Art experts outraged by stolen Goldie painting

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International Art Center director Richard Thomson said thieves may not have known the value of Charles Goldie’s precious painting when they took it

Sleep ’tis a Gentle Thing was stolen from a Hamilton home.
Photo: Provided

The theft of the painting from a Hamilton property this week outraged art lovers across the country.

Sleep is a sweet thing [https://www.rnz.co.nz/news/national/434532/goldie-painting-sleep-tis-a-gentle-thing-stolen-from-hamilton-property was taken along with other valuable artworks] and antiques between December 27 and January 3.

Goldie produced several versions of the painting, which depicts a sleeping chef Hori Pakai. One was sold to the International Art Center in 2009 for $ 454,000.

After examining a police photo of the stolen artwork, center director Richard Thomson believes it could be the same.

Thomson said Morning report the theft was upsetting to the community and he urged whoever was responsible for the theft to return it as if trying to sell it, he would get caught.

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“They grabbed it and they took a major piece of New Zealand art history and they have to give it back,” he said.

“It’s sad that someone took it, but it doesn’t necessarily seem like they know what it is, but what else was taken doesn’t sound so interesting.” .

“It seems strange that they took this and then another worthless painting, so it doesn’t seem like they know the meaning of it … it seems like opportunistic theft, or they’ve targeted this and grabbed what ‘other they could at the time. “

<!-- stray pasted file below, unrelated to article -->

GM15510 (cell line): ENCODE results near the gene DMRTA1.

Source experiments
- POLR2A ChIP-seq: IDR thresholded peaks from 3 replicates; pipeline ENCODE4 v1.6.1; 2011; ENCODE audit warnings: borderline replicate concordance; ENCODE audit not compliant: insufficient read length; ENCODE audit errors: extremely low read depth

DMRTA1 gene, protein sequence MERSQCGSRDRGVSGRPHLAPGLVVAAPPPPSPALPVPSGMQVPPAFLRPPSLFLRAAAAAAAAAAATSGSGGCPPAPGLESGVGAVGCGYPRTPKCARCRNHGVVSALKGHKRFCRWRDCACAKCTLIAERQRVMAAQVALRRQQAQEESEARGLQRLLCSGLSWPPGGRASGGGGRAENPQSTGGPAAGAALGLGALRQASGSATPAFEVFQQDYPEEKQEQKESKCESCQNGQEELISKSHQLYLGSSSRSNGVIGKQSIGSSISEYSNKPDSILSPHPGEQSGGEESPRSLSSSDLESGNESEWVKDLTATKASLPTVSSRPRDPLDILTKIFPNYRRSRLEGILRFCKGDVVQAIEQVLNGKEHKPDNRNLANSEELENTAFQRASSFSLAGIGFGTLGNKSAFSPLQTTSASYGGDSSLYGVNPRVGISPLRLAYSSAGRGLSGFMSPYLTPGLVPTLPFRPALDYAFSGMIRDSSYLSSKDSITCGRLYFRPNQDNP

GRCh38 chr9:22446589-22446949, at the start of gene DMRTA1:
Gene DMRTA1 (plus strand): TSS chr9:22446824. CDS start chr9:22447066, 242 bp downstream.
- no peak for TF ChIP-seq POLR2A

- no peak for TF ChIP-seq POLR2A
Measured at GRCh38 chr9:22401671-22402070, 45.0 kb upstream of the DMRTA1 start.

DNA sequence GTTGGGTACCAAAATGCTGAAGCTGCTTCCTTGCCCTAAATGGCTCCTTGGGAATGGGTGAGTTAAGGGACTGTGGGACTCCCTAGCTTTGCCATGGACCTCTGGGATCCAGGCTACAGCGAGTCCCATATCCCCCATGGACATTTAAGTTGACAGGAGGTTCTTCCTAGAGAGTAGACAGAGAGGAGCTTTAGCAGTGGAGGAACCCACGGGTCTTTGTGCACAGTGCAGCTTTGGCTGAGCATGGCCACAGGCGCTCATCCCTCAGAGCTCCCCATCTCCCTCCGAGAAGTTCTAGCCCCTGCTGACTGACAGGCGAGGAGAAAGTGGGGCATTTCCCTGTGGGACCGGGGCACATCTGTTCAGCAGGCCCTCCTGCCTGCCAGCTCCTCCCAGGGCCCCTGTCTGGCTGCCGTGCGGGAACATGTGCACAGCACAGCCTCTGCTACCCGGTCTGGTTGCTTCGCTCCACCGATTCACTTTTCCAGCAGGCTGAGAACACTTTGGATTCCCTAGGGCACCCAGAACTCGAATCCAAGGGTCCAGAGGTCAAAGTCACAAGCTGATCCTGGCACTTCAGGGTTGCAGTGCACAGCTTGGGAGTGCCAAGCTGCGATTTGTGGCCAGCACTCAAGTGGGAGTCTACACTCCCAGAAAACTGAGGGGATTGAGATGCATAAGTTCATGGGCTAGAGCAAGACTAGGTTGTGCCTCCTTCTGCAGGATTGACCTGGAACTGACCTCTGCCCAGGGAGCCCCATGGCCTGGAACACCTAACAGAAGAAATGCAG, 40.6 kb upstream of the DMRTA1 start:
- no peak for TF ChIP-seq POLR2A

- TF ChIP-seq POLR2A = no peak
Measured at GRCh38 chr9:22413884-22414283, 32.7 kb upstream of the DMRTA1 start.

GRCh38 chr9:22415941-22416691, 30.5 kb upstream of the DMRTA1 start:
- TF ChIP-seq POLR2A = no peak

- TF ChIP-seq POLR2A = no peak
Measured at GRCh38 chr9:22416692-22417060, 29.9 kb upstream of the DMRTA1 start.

He said the painting had both monetary and historical value, estimating that this particular work by Goldie could reach well over $ 1 million.

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“A painting like this was sold for $ 1.4 million at auction, so I would say the value is between $ 800,000 and $ 1.2 million for this particular example, because it’s a really good example.

“I sold a similar one in 2008 for $ 454,000 at auction, but the market has changed dramatically since… It’s unusual now for a Goldie to sell below half a million. But he’s a classic Goldie, a very good example. “

The work was painted between 1933 and 1938, making it a late example, when the artist was in his sixties.

“This is an important piece because very good work was done at the time.”

Thieves, Thomson said, would not be wise to try to sell the painting and it was in their best interests to find a way to return it.

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“It has absolutely no value to them. If they think they can sell it in the market or the international market, they just can’t. It’s a hot property and as soon as someone spots it. , it will be reported. So that would be foolish. to do anything. Bring it to your local police station, call us or call the radio, take it back. “

Other items taken from the house included a set of Koch & Bergfeld cutlery. Police are requesting information, including sightings of the objects.

The International Art Center was also the subject of a major theft in 2017, when two paintings by Goldie’s contemporary Gottfried Lindauer were taken during a ram theft.

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